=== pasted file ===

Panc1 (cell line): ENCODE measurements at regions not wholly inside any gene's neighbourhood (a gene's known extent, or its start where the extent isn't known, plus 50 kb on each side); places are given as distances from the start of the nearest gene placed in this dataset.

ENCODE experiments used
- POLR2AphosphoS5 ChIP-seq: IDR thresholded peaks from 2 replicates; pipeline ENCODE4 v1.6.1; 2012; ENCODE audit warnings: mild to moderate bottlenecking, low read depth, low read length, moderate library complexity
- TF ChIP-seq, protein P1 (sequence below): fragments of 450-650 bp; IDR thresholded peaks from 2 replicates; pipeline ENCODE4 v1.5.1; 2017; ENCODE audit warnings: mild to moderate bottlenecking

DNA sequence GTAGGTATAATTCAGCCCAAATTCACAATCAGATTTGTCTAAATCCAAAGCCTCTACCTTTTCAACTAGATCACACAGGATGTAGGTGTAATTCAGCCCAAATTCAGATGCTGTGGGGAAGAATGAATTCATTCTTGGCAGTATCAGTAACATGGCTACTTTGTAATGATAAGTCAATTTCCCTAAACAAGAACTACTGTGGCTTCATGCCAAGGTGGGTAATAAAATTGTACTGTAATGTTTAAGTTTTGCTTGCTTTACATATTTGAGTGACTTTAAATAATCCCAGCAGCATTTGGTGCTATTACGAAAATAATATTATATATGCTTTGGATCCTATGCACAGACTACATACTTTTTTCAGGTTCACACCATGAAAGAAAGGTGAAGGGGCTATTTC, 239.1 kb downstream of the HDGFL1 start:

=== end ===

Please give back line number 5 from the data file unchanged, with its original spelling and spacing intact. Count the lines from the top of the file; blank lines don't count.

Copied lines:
DNA sequence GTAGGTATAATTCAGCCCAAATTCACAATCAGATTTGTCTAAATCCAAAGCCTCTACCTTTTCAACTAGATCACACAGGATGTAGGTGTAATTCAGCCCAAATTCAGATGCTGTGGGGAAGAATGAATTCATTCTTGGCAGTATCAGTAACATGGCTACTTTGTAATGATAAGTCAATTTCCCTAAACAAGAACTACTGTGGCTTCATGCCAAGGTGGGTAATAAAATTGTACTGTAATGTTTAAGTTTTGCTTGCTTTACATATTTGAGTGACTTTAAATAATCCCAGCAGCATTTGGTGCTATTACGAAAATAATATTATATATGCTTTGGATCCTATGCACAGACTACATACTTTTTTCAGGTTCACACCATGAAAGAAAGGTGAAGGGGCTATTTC, 239.1 kb downstream of the HDGFL1 start: